I wonder if the men reading this column have the same problem as me. Hold on, it’s not what you’re thinking. Thanks, but it’s all hunky-dory down there. I am talking about my inability to multitask. I can’t watch Heroes and talk at the same time, but my wife, while watching the same show, can without much ado, handle two phone calls, tap out an email on her laptop, quell a mutiny in the teenage ranks and toss a withering comment on my yet-to-do ‘to-do-on-Sunday’ list all at once.
Since donning the cloak of GG along with the prerequisite superhero uniform of underwear over tights, I’ve been increasingly concerned about my sartorial tastes and the alarming number of gizmos stockpiled in my locker awaiting review as a result of my affliction. I am kind of partial to the simple, but dubious caveman theory that evolution has hard-wired into the male psychology the Ahab-like obsession of the prehistoric hunter that singularly focuses attention on the job at hand, while screening out peripheral thoughts. (Cue to wife snapping her fingers in front of my face to bring me out of a ‘what to review next week’ trance.) Therefore, my sharply attuned brain, when confronted with a long list of tech to review, tends to react to it like a multiple-choice question: Tick one.
So, this instalment of GG will deal with the singular objective of navigating the World Wide Web on my cellphone. This idea was triggered by the arrival of the Blackberry Pearl for review. The push-email service worked flawlessly right from the beginning and now I can’t imagine life without instant email.
For me, the Web by cellphone is often a strange and unfriendly place. However, one day I found my 11-year-old son glued to the Blackberry in question, studiously copying cheat codes for Grand Theft Auto on his PS2 from www. cheatplanet.gamesradar.com.
Now, during gameplay, I can equip myself with a jet-pack any time by just pressing a combination of buttons to escape from a sticky situation! OK, if an 11-year-old could access the Web so easily, I decided to explore further since the Blackberry has a nifty browser and near always-on Internet access. Now I find that I use my Blackberry Web browser more and more frequently, and I’m sitting at a desktop less and less for email.
Since email was running flawlessly, the first thing I did was to download mobile search portals, Google Search and the new Yahoo! Go 2.0. Optimized for mobiles, these work very well indeed. I am partial to Yahoo! Go, which has a very cool interface. At its core is the carousel, used to navigate intuitively among the various Yahoo! Go widgets: personal channels for email, local info and maps, news, sports, finance, entertainment, weather, Flickr photos and search—just like widgets that Google Desktop, Mac OS X and Windows Vista offer on your desktop. Simply use the carousel to scroll over to the widget you want. Since my widget content is automatically and continuously “pushed” to my phone, it’s always right there when I want it. I don’t need to endure lengthy downloads or navigate loads of links to get to what I want.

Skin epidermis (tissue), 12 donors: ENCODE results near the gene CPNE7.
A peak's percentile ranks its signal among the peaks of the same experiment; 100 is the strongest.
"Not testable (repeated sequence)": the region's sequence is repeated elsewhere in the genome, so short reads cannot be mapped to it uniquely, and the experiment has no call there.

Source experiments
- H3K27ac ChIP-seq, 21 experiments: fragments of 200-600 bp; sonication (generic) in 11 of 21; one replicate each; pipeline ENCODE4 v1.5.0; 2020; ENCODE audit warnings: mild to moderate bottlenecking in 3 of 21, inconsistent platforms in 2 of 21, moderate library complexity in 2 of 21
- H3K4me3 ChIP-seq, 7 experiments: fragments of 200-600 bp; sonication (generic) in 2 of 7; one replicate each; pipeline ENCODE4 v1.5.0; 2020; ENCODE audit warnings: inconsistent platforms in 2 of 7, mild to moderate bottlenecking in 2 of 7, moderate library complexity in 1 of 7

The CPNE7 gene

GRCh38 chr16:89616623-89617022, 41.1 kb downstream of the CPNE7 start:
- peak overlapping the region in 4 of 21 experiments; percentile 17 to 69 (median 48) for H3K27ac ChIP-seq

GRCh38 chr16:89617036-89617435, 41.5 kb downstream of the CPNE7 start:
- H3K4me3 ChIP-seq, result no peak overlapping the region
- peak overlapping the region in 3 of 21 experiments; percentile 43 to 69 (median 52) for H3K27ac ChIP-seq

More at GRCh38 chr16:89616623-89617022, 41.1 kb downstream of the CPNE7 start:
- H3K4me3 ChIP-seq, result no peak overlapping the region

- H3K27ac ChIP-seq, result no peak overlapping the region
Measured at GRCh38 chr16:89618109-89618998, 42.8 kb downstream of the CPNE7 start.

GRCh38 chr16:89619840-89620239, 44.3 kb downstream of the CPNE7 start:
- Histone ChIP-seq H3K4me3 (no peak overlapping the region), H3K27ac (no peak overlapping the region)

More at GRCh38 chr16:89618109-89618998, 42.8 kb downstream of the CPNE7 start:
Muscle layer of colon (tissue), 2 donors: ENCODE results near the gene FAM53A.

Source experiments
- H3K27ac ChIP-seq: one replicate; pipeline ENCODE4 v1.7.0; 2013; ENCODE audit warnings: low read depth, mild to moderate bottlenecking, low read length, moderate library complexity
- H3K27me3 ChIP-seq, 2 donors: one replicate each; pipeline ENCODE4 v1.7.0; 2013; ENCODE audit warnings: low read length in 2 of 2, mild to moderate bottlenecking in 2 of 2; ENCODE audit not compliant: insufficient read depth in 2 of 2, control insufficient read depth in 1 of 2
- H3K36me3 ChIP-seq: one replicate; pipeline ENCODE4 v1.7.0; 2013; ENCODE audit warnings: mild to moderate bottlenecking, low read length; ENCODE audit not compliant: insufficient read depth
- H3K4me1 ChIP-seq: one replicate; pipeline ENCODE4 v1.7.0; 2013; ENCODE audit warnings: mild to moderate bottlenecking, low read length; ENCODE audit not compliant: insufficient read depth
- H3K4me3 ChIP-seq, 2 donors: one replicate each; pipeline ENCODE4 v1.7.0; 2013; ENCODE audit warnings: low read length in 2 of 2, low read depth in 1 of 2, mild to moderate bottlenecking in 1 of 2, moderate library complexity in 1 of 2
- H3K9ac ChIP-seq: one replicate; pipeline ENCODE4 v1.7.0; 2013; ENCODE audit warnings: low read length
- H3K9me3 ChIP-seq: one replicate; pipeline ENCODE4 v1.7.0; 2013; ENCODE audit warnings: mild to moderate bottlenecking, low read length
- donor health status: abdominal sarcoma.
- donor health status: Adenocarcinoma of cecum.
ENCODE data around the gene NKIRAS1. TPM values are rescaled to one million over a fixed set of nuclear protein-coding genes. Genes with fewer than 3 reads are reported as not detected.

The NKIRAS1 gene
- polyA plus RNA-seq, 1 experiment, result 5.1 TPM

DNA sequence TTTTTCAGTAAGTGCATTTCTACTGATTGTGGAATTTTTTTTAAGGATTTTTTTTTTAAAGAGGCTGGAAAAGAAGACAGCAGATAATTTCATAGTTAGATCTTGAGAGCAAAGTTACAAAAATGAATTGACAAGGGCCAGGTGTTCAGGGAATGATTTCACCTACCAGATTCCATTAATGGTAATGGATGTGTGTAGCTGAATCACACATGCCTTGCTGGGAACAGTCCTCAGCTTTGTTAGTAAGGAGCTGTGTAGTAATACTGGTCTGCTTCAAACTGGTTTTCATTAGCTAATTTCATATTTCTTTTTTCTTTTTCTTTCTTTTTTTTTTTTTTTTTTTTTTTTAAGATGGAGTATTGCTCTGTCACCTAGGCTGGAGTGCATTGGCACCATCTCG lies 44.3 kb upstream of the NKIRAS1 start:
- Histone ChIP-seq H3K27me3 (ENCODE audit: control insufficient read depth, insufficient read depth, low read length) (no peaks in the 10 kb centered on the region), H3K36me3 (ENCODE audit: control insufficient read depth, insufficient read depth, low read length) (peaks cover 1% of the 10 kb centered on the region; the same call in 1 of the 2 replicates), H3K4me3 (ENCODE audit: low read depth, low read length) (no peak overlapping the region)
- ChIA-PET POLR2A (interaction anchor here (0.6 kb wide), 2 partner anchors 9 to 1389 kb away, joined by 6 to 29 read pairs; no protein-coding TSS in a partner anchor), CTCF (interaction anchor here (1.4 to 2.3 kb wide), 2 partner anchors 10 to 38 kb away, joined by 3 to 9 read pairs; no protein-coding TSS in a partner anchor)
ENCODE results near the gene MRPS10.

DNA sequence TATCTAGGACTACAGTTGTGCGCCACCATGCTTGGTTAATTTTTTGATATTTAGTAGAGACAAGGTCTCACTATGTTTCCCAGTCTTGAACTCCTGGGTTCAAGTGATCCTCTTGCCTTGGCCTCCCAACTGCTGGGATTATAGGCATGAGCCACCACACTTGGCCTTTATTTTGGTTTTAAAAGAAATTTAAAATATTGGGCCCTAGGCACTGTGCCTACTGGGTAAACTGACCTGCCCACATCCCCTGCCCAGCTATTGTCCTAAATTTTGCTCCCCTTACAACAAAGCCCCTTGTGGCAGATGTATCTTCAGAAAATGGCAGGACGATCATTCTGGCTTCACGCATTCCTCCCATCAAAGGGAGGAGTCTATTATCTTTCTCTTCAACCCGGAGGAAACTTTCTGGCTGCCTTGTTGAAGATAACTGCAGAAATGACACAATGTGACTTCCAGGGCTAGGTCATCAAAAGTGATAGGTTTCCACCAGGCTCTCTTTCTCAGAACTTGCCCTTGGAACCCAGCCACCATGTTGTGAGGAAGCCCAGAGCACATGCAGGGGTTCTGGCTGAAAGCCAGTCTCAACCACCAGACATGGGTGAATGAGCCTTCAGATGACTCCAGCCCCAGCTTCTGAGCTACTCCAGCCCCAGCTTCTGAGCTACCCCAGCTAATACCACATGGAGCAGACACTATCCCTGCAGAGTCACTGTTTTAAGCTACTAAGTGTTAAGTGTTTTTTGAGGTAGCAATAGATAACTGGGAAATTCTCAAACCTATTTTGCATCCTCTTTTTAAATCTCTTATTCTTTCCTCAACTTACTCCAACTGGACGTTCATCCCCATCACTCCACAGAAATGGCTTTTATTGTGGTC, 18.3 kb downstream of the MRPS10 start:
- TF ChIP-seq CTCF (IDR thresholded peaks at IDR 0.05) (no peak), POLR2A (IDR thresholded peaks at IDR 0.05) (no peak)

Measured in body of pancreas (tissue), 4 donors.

The bad news is that most websites are phone-unfriendly. It can be extremely frustrating waiting for the Blackberry to choke down a page designed for a bigger desktop screen. A few sites such as The New York Times, CNN and, er, Playboy automatically detect that you are using a cellphone to access their site and automatically optimize the web page for your phone. In a perfect world, one day, Web developers will write their pages in a way that will allow easy access by all devices. Sadly, this is still a pipe dream.
So, instead of making the screen bigger, I decided to shrink the Web. I use free websites that reformat web pages, removing unnecessary code from web pages with the graphics downsized or removed completely. Each link that you follow will also be shrunk to fit accordingly.
I visited a few complex pages, including www.livemint.com, using conversion services by Google (google.com/gwt/n), skweezer.net, phonifier.com, iyhy.com, evmo.com and the Bitty Browser (M.bitty.com). These sites can’t make every website usable for your phone, but they minimize the frustration of reading phone-unfriendly sites on the road.
These services work well on some sites, but not on others, so bookmark these sites and you can quickly toggle between them to reach your favourite Web address on your phone.
Most of these services also allow your PC to set up your mobile ‘Favorites’. Simply go to any of these sites in your desktop browser and start viewing/adding pages to your ‘Favorites’ as if you were using your phone. Once you’ve stored your assortment, then do all of your “Save on home page” edits with your desktop browser for quicker responses.
A lot of times when you’re browsing the Net using these conversion services with a mobile phone that has a limited memory size, the content is broken into multiple page sections for the user. A really great way to see what’s going on in a website is to browse the site’s RSS feeds. This is especially good for someone just “looking” before they commit to viewing. A user can conveniently go down the list and decide what to view.
So, I may not be able to give up my Apple Macbook laptop entirely, but I sure will be leaving it zipped up in its case a lot more often now.
TRIVIA: Watch a promo for the upcoming Onion News Network at http://www.youtube.com/watch?v=C2C0ZZIKi3Y and decide for yourself whether the April Fool’s Day launch date means anything.
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